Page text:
Mexico and China Breaking Down the Great Wall

There has been a notable thaw in the once-chilly relationship between China and Mexico over the last few months. Although Costa Rica remains the only country in Central America to maintain diplomatic relations with China, the relationship between Mexico and China is clearly improving, as evidenced by Chinese President Xi Jinping's three-day visit to Mexico beginning Tuesday.

President Xi Jinping's visit to Mexico is part of a four-nation regional tour, including Trinidad & Tobago, Costa Rica and the U.S., and marks the first time in two decades a Chinese leader has visited Mexico.  Although not traditionally close, Chinese-Mexican relations soured considerably in 2011 when then President Felipe Calderon hosted the Dalai Lama.

China has made a major pivot to Latin America over the last seven or eight years as part of their global push for commodities and strategic raw materials. Several other  Latin countries, including Venezuela, Brazil, Argentina and Costa Rica, already have significant commodity-related partnerships with Chinese companies, but China has a very small economic footprint in Mexico. This is largely because Mexico and China have traditionally been  competitors  in supplying the U.S. market with manufactured goods, and Mexican companies have fought tooth and nail to keep the Chinese off their turf.


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Image by Presidencia de la República, México

Huge Trade Deficit                                                                                     

The current economic relationship between the two countries is completely one-sided, with Mexico importing $57 billion worth of products from China, but only exporting $5.7 billion to China. This huge, highly negative bilateral trade balance was part of the reason incoming Mexican President Enrique Pena Nieto decided to begin a thaw in Mexico-China relations.

Deals, Deal and More Deals

Pena Nieto was just inaugurated six months ago, but he made a trip to visit China a high priority for his administration. He returned from his April visit with a list at least a dozen potential deals with Chinese companies in the energy, tourism and science and technology industries.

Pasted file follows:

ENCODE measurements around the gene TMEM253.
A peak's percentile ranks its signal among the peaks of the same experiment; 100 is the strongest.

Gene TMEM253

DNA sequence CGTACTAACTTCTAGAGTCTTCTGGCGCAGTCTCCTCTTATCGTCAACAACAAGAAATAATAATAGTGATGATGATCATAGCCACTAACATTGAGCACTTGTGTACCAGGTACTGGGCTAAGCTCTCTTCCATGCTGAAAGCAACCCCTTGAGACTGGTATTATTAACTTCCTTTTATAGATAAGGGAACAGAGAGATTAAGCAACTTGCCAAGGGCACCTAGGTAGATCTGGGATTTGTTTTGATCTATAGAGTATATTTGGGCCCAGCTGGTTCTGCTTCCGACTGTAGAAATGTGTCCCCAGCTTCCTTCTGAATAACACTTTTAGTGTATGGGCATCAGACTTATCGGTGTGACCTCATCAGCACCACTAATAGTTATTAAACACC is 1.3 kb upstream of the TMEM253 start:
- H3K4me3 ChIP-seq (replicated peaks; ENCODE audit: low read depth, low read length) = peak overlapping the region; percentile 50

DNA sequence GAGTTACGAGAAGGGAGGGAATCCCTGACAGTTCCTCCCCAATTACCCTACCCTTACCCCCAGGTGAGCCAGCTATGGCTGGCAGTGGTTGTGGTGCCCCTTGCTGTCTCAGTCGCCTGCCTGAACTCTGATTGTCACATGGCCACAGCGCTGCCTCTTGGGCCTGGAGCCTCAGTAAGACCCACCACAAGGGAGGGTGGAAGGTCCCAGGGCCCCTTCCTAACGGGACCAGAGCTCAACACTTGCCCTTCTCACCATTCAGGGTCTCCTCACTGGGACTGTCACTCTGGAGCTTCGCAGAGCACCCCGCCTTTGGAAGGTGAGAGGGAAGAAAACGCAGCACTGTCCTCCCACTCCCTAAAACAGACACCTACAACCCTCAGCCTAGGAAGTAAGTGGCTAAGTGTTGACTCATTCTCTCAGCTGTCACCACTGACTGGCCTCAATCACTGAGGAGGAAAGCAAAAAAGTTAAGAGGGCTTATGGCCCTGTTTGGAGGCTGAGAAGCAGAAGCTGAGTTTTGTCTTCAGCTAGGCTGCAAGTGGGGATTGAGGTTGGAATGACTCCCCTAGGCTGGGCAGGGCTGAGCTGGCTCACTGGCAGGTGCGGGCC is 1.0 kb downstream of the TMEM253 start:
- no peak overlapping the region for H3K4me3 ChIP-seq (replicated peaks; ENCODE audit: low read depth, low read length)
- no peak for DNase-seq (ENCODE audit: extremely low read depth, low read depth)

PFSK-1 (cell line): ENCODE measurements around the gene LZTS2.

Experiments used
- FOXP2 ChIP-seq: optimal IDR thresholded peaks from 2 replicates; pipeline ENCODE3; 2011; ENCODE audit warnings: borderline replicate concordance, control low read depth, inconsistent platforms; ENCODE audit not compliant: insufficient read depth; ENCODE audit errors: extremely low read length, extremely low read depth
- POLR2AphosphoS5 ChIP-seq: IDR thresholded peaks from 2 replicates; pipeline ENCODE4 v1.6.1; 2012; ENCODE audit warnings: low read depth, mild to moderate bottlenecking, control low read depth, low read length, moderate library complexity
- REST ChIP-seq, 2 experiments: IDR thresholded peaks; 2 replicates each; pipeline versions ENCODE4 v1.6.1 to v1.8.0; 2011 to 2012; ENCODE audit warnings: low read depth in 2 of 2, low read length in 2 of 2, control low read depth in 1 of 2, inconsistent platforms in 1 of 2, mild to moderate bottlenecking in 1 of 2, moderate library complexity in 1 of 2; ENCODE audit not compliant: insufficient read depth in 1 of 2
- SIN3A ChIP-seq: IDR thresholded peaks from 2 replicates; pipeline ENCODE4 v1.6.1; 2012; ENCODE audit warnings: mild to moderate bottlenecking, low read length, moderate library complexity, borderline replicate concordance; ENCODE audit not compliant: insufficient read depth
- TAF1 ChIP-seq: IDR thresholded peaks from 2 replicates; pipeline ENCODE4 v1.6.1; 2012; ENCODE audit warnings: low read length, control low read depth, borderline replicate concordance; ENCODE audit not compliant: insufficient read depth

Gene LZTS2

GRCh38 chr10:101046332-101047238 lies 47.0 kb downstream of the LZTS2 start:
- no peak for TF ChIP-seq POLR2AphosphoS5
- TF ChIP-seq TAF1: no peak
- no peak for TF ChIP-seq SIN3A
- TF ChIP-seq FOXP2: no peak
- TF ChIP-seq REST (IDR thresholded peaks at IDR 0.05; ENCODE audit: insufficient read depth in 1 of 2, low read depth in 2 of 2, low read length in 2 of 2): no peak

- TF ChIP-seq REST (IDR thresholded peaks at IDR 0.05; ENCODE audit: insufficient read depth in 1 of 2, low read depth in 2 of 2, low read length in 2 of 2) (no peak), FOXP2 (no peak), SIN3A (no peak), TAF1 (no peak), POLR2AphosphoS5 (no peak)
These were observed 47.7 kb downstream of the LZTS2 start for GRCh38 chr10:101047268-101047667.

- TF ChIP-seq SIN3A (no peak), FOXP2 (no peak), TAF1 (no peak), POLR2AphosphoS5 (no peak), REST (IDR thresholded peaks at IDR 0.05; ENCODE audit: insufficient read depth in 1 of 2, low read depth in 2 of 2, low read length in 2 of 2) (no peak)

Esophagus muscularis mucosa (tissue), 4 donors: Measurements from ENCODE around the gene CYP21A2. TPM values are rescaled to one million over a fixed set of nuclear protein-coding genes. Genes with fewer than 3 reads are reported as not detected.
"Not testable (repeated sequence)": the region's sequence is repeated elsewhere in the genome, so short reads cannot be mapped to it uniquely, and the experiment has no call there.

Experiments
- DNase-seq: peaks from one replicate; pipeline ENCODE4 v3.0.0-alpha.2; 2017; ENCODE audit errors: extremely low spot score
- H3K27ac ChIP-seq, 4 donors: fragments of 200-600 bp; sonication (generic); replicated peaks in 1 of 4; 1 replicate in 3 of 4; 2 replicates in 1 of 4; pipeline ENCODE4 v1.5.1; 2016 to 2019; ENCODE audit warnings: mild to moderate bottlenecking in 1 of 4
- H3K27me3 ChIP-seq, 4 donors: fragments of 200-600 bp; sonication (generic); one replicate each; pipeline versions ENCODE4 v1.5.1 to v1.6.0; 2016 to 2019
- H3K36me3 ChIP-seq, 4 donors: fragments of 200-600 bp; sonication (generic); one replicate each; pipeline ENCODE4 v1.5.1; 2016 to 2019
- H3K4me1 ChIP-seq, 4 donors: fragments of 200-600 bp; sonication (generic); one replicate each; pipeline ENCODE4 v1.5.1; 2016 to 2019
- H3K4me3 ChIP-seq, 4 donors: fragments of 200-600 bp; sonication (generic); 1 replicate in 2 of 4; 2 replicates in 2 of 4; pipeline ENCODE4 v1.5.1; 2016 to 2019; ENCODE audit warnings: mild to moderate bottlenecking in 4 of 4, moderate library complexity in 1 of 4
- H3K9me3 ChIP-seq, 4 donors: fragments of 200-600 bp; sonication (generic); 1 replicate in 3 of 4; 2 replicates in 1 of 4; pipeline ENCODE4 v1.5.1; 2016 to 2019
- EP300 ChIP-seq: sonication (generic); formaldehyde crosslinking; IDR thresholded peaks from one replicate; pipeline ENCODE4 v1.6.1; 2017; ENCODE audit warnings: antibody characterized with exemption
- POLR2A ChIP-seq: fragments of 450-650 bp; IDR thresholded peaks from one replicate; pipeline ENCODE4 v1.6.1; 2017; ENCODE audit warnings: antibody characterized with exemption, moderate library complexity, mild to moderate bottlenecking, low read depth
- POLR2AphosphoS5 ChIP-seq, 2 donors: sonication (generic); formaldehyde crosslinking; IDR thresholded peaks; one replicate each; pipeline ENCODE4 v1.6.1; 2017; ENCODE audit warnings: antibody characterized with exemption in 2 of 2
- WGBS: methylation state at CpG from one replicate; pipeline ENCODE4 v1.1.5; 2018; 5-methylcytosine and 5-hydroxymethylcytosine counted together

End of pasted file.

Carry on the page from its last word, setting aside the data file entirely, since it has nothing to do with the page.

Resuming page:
Xi Jinping has returned the favor by coming for a visit to Mexico less than three months after beginning his tenure as president. There is no question that the diplomatic pas de deux between the two is just a cover to get the economic ball rolling and get some business deals done. China needs oil and other commodities, and Mexico needs Chinese industrial and software expertise and has a growing appetite for high-end consumer goods.

Both sides are keeping their cards close their vests regarding just what deals are being discussed, but you can be sure oil is one of the topics of negotiation, especially given that Pemex signed its first ever long-term contract with a Chinese oil company during Pena Nieto' s April visit. Most analysts hypothesize that a number of additional deals will be inked by the end of Xi Jinping's  trip to Mexico, with deals in coal, copper, lead and specialized electronics for smartphones all distinct possibilities.

Gradual Improvement in Relations Is a Reasonable Expectation

China-Mexico relations are not going to become rosy overnight. There is a great deal of resentment and suspicion to be overcome on both parts, especially in the manufacturing and retail sectors.  The controversy surrounding  the building of the Dragon Mart retail complex, a $1.5 billion commercial-retail project largely bankrolled Chinese investors in  Puerto Morelos over 1200 miles south of Mexico City, is a good example of the problem. This huge development is designed to be a trade platform through which Chinese goods will be supplied to all of Latin America, as well as a resort to attract Chinese tourists as it is just 25 miles from  the major tourist hotspot of Cancun.

Dragon Mart, however, has prompted resentment and criticism in Mexico,  where the leading business associations as well as academics and environmental groups have voiced objections, arguing the goods sold in the shopping complex are subsidized by the Chinese government, and that it will increase smuggling and the sale of counterfeit products, as well as having a very negative environmental impact on the area. Plans and initial construction prep for Dragon Mart continues pace, but there are legal challenges in the works.